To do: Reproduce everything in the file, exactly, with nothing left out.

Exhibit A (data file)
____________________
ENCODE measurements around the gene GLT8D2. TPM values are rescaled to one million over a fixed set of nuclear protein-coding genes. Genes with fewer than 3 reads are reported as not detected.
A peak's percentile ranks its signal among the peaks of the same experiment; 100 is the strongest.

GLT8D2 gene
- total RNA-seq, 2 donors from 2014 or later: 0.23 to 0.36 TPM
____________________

ENCODE measurements around the gene GLT8D2. TPM values are rescaled to one million over a fixed set of nuclear protein-coding genes. Genes with fewer than 3 reads are reported as not detected.
A peak's percentile ranks its signal among the peaks of the same experiment; 100 is the strongest.

GLT8D2 gene
- total RNA-seq, 2 donors from 2014 or later: 0.23 to 0.36 TPM